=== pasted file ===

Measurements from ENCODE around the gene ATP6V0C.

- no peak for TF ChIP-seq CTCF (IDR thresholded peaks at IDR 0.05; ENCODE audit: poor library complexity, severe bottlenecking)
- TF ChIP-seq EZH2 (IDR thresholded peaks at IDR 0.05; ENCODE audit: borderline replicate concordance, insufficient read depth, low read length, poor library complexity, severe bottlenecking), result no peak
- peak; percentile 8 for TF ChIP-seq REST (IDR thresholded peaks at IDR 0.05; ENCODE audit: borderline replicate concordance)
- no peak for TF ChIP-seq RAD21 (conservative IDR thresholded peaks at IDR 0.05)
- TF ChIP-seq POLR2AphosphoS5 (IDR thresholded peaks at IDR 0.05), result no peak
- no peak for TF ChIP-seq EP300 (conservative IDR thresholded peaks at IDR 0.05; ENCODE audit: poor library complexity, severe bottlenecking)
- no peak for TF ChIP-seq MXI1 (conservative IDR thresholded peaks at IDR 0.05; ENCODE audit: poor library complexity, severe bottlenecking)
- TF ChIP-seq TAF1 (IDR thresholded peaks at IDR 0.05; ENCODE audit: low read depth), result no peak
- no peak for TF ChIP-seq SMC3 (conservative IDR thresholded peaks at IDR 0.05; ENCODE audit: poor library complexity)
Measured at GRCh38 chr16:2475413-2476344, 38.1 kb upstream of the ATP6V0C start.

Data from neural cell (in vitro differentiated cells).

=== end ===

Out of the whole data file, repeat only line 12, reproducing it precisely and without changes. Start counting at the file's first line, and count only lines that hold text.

Data from neural cell (in vitro differentiated cells).